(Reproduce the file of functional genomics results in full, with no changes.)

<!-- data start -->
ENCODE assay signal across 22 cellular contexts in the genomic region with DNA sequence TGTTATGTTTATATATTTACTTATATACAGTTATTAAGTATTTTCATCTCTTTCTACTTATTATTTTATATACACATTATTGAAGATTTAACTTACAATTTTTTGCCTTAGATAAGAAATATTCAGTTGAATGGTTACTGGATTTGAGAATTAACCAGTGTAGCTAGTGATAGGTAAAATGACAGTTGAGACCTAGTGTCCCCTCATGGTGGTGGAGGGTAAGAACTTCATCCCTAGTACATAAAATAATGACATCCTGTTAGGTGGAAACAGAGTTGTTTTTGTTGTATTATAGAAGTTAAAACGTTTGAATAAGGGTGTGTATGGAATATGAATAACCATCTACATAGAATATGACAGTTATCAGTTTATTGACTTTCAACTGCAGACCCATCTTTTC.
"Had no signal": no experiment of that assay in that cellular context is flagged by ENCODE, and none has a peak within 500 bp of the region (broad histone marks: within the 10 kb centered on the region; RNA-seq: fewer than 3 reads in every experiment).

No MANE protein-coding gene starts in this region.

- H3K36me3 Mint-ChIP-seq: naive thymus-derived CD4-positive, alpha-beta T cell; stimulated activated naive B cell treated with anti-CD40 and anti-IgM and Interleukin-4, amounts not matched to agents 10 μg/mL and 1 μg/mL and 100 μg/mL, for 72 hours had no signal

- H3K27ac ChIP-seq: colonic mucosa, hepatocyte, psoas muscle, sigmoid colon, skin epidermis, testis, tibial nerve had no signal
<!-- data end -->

ENCODE assay signal across 22 cellular contexts in the genomic region with DNA sequence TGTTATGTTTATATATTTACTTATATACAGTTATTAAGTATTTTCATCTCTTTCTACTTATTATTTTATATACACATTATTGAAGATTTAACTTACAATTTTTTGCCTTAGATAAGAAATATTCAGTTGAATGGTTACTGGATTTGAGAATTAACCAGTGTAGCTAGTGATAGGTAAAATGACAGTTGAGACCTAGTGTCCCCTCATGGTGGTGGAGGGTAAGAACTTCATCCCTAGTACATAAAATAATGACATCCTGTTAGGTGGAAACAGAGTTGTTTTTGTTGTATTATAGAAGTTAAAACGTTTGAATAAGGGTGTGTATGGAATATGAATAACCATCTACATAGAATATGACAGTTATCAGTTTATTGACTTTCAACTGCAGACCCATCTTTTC.
"Had no signal": no experiment of that assay in that cellular context is flagged by ENCODE, and none has a peak within 500 bp of the region (broad histone marks: within the 10 kb centered on the region; RNA-seq: fewer than 3 reads in every experiment).

No MANE protein-coding gene starts in this region.

- H3K36me3 Mint-ChIP-seq: naive thymus-derived CD4-positive, alpha-beta T cell; stimulated activated naive B cell treated with anti-CD40 and anti-IgM and Interleukin-4, amounts not matched to agents 10 μg/mL and 1 μg/mL and 100 μg/mL, for 72 hours had no signal

- H3K27ac ChIP-seq: colonic mucosa, hepatocyte, psoas muscle, sigmoid colon, skin epidermis, testis, tibial nerve had no signal